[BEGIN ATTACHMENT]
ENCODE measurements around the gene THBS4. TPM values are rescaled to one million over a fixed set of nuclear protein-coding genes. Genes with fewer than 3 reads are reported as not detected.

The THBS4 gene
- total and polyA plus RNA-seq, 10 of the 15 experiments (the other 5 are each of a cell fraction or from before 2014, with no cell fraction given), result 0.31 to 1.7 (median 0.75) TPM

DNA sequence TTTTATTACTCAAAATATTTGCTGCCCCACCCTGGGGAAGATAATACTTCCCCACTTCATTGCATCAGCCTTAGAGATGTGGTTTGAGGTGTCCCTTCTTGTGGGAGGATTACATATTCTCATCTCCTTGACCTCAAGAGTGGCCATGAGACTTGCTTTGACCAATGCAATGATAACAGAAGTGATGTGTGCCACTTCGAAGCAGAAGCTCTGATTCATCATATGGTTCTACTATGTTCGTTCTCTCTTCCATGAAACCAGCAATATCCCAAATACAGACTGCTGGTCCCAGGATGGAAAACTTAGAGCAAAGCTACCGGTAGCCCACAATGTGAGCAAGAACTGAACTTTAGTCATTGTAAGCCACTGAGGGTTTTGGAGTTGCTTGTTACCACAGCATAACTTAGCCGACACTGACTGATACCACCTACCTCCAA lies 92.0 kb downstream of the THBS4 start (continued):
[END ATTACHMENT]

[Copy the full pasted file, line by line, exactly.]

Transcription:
ENCODE measurements around the gene THBS4. TPM values are rescaled to one million over a fixed set of nuclear protein-coding genes. Genes with fewer than 3 reads are reported as not detected.

The THBS4 gene
- total and polyA plus RNA-seq, 10 of the 15 experiments (the other 5 are each of a cell fraction or from before 2014, with no cell fraction given), result 0.31 to 1.7 (median 0.75) TPM

DNA sequence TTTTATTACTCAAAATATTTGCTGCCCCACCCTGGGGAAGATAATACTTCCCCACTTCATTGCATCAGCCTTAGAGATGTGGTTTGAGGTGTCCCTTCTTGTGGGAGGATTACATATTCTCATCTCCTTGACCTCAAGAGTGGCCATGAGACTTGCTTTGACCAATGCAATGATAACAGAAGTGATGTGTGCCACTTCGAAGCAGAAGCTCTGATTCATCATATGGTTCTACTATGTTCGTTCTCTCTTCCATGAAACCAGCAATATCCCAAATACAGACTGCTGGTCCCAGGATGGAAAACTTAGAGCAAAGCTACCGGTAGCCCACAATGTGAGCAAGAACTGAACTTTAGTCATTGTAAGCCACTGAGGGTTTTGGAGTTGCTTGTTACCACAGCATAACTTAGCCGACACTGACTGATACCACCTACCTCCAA lies 92.0 kb downstream of the THBS4 start (continued):